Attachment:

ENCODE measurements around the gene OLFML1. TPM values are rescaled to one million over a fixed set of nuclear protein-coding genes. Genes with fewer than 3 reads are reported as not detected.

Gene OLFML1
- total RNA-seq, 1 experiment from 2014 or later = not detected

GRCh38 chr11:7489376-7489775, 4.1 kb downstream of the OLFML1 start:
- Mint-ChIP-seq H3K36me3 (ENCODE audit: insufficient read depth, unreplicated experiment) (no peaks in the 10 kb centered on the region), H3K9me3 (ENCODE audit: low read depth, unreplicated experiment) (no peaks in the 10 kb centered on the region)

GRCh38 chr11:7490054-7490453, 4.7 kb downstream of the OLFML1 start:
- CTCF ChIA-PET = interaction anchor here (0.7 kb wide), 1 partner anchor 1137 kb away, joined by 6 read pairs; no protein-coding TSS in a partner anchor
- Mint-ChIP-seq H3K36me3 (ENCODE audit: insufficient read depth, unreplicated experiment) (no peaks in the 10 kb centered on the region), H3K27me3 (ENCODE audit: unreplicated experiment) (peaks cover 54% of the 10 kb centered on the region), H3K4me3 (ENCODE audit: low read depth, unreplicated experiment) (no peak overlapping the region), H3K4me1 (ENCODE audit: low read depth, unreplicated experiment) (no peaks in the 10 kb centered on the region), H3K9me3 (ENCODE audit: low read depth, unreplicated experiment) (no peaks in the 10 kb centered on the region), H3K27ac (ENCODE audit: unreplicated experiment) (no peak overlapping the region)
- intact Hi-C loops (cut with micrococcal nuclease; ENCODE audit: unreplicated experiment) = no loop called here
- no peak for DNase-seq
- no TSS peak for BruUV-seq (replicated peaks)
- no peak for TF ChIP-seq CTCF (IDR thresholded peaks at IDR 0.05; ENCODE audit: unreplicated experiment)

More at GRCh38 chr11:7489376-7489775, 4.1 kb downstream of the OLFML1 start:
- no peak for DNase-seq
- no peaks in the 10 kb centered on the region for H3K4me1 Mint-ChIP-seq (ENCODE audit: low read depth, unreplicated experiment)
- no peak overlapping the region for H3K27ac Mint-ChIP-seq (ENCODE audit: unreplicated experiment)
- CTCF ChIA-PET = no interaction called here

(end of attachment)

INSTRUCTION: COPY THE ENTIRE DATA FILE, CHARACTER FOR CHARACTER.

ENCODE measurements around the gene OLFML1. TPM values are rescaled to one million over a fixed set of nuclear protein-coding genes. Genes with fewer than 3 reads are reported as not detected.

Gene OLFML1
- total RNA-seq, 1 experiment from 2014 or later = not detected

GRCh38 chr11:7489376-7489775, 4.1 kb downstream of the OLFML1 start:
- Mint-ChIP-seq H3K36me3 (ENCODE audit: insufficient read depth, unreplicated experiment) (no peaks in the 10 kb centered on the region), H3K9me3 (ENCODE audit: low read depth, unreplicated experiment) (no peaks in the 10 kb centered on the region)

GRCh38 chr11:7490054-7490453, 4.7 kb downstream of the OLFML1 start:
- CTCF ChIA-PET = interaction anchor here (0.7 kb wide), 1 partner anchor 1137 kb away, joined by 6 read pairs; no protein-coding TSS in a partner anchor
- Mint-ChIP-seq H3K36me3 (ENCODE audit: insufficient read depth, unreplicated experiment) (no peaks in the 10 kb centered on the region), H3K27me3 (ENCODE audit: unreplicated experiment) (peaks cover 54% of the 10 kb centered on the region), H3K4me3 (ENCODE audit: low read depth, unreplicated experiment) (no peak overlapping the region), H3K4me1 (ENCODE audit: low read depth, unreplicated experiment) (no peaks in the 10 kb centered on the region), H3K9me3 (ENCODE audit: low read depth, unreplicated experiment) (no peaks in the 10 kb centered on the region), H3K27ac (ENCODE audit: unreplicated experiment) (no peak overlapping the region)
- intact Hi-C loops (cut with micrococcal nuclease; ENCODE audit: unreplicated experiment) = no loop called here
- no peak for DNase-seq
- no TSS peak for BruUV-seq (replicated peaks)
- no peak for TF ChIP-seq CTCF (IDR thresholded peaks at IDR 0.05; ENCODE audit: unreplicated experiment)

More at GRCh38 chr11:7489376-7489775, 4.1 kb downstream of the OLFML1 start:
- no peak for DNase-seq
- no peaks in the 10 kb centered on the region for H3K4me1 Mint-ChIP-seq (ENCODE audit: low read depth, unreplicated experiment)
- no peak overlapping the region for H3K27ac Mint-ChIP-seq (ENCODE audit: unreplicated experiment)
- CTCF ChIA-PET = no interaction called here